On the Corner

By Sue Moore

The Christmas parade winners in Vicksburg’s Christmas in the Village event found Frederick Construction staff outdoing itself to take first place with a lighted float. It’s really great to see such imagination and participation in the parade as all of the entries displayed. Second place went to the Vicksburg village Department of Public Works for its lighted decoration of its plow truck. Third place went to the Special Olympics float.

Alex Lee, assistant to the village manager, was charged with obtaining judges for the parade. They included Congressman Fred Upton, Portage City Mayor Patricia Randall, County Treasurer Mary Balkema and Stephanie Mallery.

Mike Frederick described his company’s entry: “Our float was designed by Chad Kandow, our estimator, and Brandy Wisz, our comptroller. The costumes were designed and created by Brandy Wisz, Julie Stoll and Rachael Dedes. The basic idea came from the movie “How to Train your Dragon”.

“The lead builders were Greg Dedes, Chad Kandow, Ryan Collins, supported by the Frederick Construction employees. The float deck and dragon jail were constructed out of wood framing material, metal conduit, and concrete reinforcement fabric. It had approximately 9,000 individual LED lights, 18 special-effect motion lights, 180 feet of LED rope lights, a lighted fog machine and a sound machine. The dragon was constructed out of metal tubing, wire mesh , and 55 cans of spray foam. The wings were constructed out of metal tubing and sheets of pipe insulation.

“We intend to repurpose all of the material, some of which will be used for next year’s float. Who knows where the dragon will end up? The Frederick team really enjoyed walking the parade route watching the reaction of the kids and their parents.”
“All of the floats were outstanding,” Frederick said. “The competition was tough and knowing the competitors that will be part of the 2020 parade the Frederick Team has already started the planning for next year! Stay tuned!”

Toy Train Display at the Historic Village

A total of 339 visitors caught the excitement of the toy train setup in the Historic Village over three weekends in December, according to Joe Timko, who sets up the display each year. “The attendance on the afternoon of the parade is always plus or minus since so many people come in a relatively short period of time. A better estimate would be “a whole bunch” he said.

He collected $117.37 in donations. “Our operation was greatly aided by two very generous toy train donations in 2019. The first was a postwar group of trains which were not suited for our layout. But I sold it and then purchased a badly needed replacement set of Grand Trunk Western diesels for $400, at no cost to the Society. On the day of the parade we also received a Grand Trunk Western collection of very nicely custom decorated engines and cars, some of which we immediately incorporated into our running layout, much to the delight of the donor,” Timko said. “Most importantly, we couldn’t have done it without the help of Ben Maxey (set-up), Rick Davison, Phil Timko, and Justin Plankenhorn (running the trains) and the Historical Society members supplying us with cookies to keep the guys who run the trains running.”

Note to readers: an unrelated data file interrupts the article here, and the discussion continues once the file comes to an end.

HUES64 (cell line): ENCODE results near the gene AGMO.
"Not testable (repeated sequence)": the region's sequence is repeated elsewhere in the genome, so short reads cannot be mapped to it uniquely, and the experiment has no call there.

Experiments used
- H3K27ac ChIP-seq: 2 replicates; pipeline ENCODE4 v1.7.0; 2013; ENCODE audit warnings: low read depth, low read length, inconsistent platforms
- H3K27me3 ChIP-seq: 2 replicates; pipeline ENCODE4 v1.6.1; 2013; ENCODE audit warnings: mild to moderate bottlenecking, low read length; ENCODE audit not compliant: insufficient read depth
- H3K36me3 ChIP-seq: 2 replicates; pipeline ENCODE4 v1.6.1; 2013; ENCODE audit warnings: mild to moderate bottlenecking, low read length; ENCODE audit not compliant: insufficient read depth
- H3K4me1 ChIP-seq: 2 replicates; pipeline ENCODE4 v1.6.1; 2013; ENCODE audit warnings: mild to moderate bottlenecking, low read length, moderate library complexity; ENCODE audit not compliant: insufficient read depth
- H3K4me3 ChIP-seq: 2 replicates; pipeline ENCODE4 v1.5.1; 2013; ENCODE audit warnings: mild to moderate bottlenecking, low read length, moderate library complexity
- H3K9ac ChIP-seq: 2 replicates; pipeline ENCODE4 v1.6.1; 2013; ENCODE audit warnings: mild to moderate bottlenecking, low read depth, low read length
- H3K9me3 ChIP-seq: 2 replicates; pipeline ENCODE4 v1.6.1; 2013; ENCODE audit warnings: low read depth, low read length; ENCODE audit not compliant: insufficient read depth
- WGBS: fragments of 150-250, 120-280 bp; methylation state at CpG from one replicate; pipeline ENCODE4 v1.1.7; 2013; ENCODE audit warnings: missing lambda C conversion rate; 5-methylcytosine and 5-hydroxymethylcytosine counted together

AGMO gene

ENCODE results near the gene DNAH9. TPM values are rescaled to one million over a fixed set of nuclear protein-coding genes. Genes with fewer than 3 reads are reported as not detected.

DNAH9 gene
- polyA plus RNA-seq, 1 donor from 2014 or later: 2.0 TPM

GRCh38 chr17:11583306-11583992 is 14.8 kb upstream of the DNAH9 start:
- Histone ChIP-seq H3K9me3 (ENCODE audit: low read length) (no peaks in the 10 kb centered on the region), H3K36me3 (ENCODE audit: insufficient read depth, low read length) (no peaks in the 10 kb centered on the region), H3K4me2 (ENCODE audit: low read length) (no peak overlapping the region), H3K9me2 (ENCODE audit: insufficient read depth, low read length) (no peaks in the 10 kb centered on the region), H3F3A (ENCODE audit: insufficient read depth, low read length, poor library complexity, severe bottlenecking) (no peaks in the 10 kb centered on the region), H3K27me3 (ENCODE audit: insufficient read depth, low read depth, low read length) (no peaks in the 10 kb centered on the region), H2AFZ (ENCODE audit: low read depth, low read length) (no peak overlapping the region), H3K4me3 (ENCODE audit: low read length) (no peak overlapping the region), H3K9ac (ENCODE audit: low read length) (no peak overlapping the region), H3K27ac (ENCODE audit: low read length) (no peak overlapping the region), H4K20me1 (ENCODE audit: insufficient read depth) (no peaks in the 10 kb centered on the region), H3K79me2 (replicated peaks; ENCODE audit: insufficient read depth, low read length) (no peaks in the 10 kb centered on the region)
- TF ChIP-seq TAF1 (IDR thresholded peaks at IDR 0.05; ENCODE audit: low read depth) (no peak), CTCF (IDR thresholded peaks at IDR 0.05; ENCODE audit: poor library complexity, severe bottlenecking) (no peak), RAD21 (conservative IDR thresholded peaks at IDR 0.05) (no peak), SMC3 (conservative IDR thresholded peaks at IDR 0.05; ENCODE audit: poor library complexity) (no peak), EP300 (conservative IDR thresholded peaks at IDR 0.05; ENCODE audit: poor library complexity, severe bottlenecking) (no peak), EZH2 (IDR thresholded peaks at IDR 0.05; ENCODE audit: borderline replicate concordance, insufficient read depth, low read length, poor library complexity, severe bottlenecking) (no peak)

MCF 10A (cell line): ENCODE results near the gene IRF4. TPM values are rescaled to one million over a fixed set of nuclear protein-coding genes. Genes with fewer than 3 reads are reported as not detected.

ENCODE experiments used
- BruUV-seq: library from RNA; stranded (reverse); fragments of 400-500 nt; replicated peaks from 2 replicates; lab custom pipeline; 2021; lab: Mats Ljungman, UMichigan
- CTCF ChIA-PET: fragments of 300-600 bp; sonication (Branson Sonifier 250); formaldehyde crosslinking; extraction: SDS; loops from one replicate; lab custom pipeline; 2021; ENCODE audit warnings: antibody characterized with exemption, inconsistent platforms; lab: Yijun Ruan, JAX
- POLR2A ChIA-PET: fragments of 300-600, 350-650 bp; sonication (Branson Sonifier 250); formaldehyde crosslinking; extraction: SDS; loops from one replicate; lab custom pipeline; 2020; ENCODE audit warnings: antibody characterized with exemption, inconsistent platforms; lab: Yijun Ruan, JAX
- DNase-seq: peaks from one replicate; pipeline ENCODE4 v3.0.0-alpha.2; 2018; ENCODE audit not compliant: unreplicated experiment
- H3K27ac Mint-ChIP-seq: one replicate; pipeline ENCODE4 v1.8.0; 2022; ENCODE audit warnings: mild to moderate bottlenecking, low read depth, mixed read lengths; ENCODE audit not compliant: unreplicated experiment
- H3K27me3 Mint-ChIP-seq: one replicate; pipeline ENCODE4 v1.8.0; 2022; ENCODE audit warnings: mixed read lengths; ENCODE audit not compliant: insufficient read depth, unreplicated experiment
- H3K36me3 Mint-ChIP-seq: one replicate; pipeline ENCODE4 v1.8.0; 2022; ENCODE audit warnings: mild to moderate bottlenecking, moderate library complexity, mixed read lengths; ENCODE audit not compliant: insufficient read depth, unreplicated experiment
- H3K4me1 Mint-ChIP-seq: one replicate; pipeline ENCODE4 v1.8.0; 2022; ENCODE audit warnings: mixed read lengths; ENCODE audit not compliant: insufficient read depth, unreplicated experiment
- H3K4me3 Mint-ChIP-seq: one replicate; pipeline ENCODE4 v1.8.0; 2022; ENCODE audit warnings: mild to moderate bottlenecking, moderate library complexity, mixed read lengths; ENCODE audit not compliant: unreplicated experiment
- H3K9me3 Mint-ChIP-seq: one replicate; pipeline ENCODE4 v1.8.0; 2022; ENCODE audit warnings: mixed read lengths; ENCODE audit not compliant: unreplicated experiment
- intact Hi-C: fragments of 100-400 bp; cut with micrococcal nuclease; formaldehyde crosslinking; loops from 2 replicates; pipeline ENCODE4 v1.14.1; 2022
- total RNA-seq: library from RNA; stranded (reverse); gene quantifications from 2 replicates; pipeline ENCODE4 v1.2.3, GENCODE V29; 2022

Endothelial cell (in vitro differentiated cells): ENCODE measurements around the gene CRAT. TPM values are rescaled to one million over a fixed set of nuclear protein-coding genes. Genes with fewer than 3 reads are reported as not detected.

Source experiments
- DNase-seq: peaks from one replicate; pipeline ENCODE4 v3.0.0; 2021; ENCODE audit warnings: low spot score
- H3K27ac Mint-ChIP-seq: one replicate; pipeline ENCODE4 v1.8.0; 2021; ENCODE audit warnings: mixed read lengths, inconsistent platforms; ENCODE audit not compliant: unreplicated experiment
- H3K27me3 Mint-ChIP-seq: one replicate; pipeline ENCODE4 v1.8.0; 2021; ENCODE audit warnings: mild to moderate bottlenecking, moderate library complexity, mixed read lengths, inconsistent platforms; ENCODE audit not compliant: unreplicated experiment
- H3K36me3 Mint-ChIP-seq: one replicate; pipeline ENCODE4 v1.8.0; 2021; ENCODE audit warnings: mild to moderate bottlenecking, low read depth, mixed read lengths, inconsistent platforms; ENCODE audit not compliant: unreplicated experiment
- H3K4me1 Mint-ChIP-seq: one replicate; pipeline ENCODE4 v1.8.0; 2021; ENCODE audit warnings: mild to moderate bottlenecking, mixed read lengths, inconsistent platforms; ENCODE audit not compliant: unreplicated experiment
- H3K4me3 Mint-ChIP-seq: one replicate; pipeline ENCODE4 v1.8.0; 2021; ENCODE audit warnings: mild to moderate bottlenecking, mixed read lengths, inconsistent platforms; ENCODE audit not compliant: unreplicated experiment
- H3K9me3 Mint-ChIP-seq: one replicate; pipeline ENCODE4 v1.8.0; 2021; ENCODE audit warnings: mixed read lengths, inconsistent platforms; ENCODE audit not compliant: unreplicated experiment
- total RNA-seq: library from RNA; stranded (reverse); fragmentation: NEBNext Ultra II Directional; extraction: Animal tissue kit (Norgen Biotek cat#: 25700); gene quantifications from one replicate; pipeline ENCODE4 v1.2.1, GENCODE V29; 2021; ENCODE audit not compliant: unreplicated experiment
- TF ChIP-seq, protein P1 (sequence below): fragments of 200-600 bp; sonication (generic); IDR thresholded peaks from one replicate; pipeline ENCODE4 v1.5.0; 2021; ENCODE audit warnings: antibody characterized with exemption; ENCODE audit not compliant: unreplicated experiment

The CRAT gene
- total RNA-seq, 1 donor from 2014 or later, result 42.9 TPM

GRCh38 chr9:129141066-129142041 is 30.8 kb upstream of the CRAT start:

Brownfield Presentation in L.A.

The Mill at Vicksburg was featured in a talk by Jackie Koney at the 2019 National Brownfields Training Conference in Los Angeles. Entitled “All Roads Lead to Vicksburg”, Koney told about the public-private partnership that is saving the former Lee Paper company mill from the wrecking ball. Cosponsored by the U.S. Environmental Protection Agency and the International City/County Management Association (ICMA), the National Brownfields Training Conference is the largest gathering of stakeholders focused on cleaning up and reusing formerly utilized commercial and industrial properties.

Prairie View Park Update

The attorney for the Johnson family that was litigating to keep control of their property inside of Prairie View Park in Schoolcraft Township reported on a small success in their effort against Kalamazoo County. The issue was first mentioned in the South County News’ November edition.

Attorney Randell Levine had sued the county for the Johnson family, alleging a violation of the state open meetings act in 2019. In his plea, he said the County Board of Commissioners had decided in a closed meeting to “take” the property which had been in the family since the 1930’s.

Circuit Court Judge Curtis Bell’s opinion in December ruled that the county commissioners violated the Open Meetings Act and “jumped the gun” in an attempt to condemn a family-owned lakefront property inside the park. He said the county board had made the decision without public input following a series of meetings conducted behind closed doors. He threw out the board’s decision and ruled the issue must be revisited in open session at a future meeting.

Judge Bell also said the land-owners had a right to talk with their county commissioner, John Gisler and ask him to hear them out but they were denied that by the county attorney, Beth White. She was subsequently fired from her job, likely not about this issue alone.

Beekeepers Meet on Feb. 5

While bees are the furthest thing from most people’s minds right now, the Kalamazoo Bee School is attempting to beat winter blues with its annual bee school. It’s February 15, at Kalamazoo Valley Community College, and offers classes for new-bees, experienced beekeepers and nature lovers. More information may be found at http://www.kalamazoobeeclub.com.

Schoolcraft’s own Charlotte Hubbard is president of the club and will be teaching bee keeping classes. Dr. James Tew is the keynote speaker.

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